Cell Polarity in Development and Evolution

Juliette AZIMZADEH

Our aims are:

  • to understand molecular mechanisms underlying the assembly of centrioles and cilia;
  • to understand how centrioles and cilia are positioned within the cell in response to morphogenetic signals in multiciliated cells.

Key-words: cytoskeleton, centriole, centrosome, cilium, ciliopathies, planar cell polarity

 

+33 (0)157278113    juliette.azimzadeh(at)ijm.fr    @Azimzadeh_Lab    https://azimzadeh-lab.cnrs.fr/home/

Centrioles are small cylindrical structures that form the core of the centrosome, the main organizer of the microtubule cytoskeleton in animal cells. The centrosome duplicates at each cell cycle and the two resulting centrosomes trigger the assembly of the mitotic spindle during cell division. During interphase, the centrosome participates to the regulation of cell cycle progression and cell polarity. The centrosome can also migrate to the cell periphery where one of the centrioles nucleates the assembly of the primary cilium, a cellular antenna involved in major signaling cascades. In contrast, multiciliated cells form up to several hundred motile cilia, which beat in a coordinated fashion to generate a flow of liquid or to displace particles and cells. For instance, multiciliated cells are needed for respiratory clearance, a mechanism that renews the protective mucus barrier protecting the lungs from pathogens and dust.

Alterations of centriole number or structure, or of cilium formation, can trigger cancer transformation and tumor progression. In addition, mutations in genes coding for components of cilia and centrioles are found in genetic pathologies associated to a wide variety of clinical features, called ciliopathies. This points to the importance of understanding how these organelles are assembled and fulfill their functions.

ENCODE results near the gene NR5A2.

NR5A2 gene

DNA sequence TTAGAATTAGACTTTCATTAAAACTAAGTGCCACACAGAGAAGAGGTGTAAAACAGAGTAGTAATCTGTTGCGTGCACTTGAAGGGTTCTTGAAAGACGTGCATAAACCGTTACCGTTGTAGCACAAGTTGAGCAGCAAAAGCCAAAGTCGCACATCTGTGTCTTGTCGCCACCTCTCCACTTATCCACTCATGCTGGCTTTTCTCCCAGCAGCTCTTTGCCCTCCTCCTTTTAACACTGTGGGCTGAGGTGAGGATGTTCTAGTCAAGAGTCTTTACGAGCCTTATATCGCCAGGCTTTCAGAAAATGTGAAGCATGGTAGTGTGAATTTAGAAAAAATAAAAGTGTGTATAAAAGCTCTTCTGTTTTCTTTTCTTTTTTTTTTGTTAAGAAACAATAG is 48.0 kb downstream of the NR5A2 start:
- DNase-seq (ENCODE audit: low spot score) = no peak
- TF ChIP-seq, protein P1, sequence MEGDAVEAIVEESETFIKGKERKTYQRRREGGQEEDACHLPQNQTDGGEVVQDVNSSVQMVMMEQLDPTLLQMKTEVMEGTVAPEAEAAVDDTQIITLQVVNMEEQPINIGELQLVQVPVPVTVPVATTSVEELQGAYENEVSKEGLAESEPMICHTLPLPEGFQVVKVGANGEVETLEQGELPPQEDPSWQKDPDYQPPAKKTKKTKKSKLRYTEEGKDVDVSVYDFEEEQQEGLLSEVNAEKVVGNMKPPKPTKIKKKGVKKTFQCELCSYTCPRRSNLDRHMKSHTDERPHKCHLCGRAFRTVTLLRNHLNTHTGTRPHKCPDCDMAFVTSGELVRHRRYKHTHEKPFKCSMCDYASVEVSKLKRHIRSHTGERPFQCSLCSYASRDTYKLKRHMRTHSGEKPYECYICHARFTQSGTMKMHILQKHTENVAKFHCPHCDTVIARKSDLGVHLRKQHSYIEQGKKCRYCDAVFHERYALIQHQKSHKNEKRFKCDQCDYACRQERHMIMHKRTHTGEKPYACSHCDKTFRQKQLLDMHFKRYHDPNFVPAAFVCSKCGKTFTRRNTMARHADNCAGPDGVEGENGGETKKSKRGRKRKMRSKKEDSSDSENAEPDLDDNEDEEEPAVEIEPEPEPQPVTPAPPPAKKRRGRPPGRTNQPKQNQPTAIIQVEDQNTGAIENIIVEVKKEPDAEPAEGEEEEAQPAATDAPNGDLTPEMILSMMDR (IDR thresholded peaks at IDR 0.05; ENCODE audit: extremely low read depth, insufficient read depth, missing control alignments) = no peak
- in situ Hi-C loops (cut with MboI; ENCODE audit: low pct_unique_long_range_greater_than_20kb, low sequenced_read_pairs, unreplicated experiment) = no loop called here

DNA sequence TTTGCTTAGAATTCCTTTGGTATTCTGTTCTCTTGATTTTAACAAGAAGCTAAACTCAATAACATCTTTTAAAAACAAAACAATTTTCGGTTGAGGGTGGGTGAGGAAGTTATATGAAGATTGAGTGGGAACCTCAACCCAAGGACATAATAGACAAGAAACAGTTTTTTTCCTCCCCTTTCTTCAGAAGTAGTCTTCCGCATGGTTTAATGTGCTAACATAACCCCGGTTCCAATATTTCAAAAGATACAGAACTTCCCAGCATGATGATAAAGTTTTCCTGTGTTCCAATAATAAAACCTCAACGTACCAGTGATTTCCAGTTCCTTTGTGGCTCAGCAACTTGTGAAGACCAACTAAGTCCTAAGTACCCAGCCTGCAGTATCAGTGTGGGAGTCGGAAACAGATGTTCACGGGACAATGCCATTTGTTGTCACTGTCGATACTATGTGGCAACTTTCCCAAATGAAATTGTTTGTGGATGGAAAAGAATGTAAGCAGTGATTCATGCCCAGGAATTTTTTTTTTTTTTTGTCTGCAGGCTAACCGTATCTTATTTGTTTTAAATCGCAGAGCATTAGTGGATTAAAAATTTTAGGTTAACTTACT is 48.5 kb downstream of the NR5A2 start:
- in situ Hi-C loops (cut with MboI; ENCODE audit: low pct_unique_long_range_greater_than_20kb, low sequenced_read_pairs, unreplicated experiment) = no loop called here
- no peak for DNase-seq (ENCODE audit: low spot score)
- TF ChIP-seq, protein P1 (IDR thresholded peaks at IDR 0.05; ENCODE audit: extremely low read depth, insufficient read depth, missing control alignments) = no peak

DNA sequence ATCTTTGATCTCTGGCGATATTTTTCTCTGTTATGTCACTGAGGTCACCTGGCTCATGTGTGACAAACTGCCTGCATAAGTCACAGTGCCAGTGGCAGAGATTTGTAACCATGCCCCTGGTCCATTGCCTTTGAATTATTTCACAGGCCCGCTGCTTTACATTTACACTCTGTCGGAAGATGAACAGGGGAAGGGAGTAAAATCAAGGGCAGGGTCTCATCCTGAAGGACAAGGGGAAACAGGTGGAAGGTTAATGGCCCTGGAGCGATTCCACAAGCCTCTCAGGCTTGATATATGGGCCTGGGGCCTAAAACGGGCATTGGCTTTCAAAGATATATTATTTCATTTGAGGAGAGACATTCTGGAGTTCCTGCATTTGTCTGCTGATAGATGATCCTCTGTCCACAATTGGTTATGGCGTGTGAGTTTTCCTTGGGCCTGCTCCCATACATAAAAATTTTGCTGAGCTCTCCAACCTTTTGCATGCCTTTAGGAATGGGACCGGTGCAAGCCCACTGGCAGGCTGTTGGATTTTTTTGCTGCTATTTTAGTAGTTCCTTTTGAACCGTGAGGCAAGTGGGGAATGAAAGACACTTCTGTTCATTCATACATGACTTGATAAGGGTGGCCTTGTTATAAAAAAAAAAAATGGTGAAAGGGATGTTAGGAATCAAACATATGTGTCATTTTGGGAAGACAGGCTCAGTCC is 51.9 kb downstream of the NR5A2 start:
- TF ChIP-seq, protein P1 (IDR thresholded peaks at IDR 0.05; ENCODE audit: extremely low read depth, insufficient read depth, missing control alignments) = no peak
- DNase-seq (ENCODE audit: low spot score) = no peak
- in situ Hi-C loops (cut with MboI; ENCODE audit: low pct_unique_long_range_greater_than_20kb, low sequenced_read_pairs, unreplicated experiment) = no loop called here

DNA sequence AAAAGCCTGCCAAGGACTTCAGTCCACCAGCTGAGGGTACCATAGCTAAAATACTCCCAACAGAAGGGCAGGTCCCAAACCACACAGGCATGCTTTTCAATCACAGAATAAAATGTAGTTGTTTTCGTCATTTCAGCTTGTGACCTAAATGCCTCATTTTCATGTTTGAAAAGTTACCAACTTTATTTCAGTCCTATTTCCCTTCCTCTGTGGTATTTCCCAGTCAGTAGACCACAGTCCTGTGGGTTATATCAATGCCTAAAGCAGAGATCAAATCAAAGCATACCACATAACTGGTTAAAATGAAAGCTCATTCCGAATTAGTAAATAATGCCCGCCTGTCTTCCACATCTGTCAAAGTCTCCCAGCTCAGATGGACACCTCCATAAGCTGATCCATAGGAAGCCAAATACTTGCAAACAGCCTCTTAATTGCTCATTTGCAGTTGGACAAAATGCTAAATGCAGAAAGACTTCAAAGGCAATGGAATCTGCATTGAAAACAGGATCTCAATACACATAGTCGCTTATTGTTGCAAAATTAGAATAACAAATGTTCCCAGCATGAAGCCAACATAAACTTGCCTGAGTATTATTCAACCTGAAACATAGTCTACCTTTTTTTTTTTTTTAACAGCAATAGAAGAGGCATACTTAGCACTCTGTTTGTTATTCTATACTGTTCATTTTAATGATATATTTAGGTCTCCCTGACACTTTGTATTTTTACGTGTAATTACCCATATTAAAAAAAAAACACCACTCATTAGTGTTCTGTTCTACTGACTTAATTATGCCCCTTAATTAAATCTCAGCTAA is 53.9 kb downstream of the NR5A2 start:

• Our first project aims at understanding molecular mechanisms underlying the assembly of centrioles and cilia. For this, we use human and mouse cell lines and a combination of genetic, biochemical and imaging techniques, including electron and expansion microscopy.

  • Our second aim is to understand how centrioles and cilia are positioned within the cell in response to morphogenetic signals in multiciliated cells. For this, we use two species of flatworms as model systems, as these animals use multiciliated epidermal cells for their locomotion.

Group Leader :

Juliette AZIMZADEH
Téléphone : +33 (0)157278113
Courriel : juliette.azimzadeh{at}ijm.fr

Members:

Meriem BOUMENDJEL PhD Student
Paula MARTIN GIL Biological Engineer

Griselda WENTZINGER, Assistante ingénieure

– Gaudin N., Martin Gil P., Boumendjel M., Ershov D., Pioche-Durieu C., Bouix M., Delobelle Q., Maniscalco L., Phan T.B.N., Heyer V., Reina-San-Martin B., Azimzadeh J. (2021). Evolutionary conservation of centriole rotational asymmetry in the human centrosome. bioRxiv. 2021.07.21.453218. doi.org/10.1101/2021.07.21.453218.

– Azimzadeh, J. (2021). Evolution of the centrosome, from the periphery to the center. Current Opinion in Structural Biology. 66:96–103.  doi: 10.1016/j.sbi.2020.10.020.

– Le Guennec M., Klena N., Gambarotto D., Laporte M., Tassin A.M., van den Hoek H., Erdmann P.S., Schaffer M., Kovacik L., Borgers S., Goldie K.N., Stahlberg H., Bornens M., Azimzadeh J., Engel B., Hamel V., Guichard P. (2020). A helical inner scaffold provides a structural basis for centriole cohesion. Science advances, Vol. 6, no. 7, eaaz4137. doi: 10.1126/sciadv.aaz4137.

– Pizon V., Gaudin N., Poteau M., Cifuentes-Diaz C., Demdou R., Heyer V., Reina San Martin B., Azimzadeh J. (2020). hVFL3/CCDC61 is a component of mother centriole subdistal appendages required for centrosome cohesion and positioning. Biology of the Cell, 112(1):22-37. doi: 10.1111/boc.201900038.

– Basquin C., Ershov D., Gaudin N., Vu H.T.K., Louis B., Papon J.F., Orfila A.M., Mansour S., Rink J.C., Azimzadeh J. (2019). Emergence of a bilaterally symmetric pattern from chiral components in the planarian epidermis. Developmental Cell, 51:516-25. doi: 10.1016/j.devcel.2019.10.021.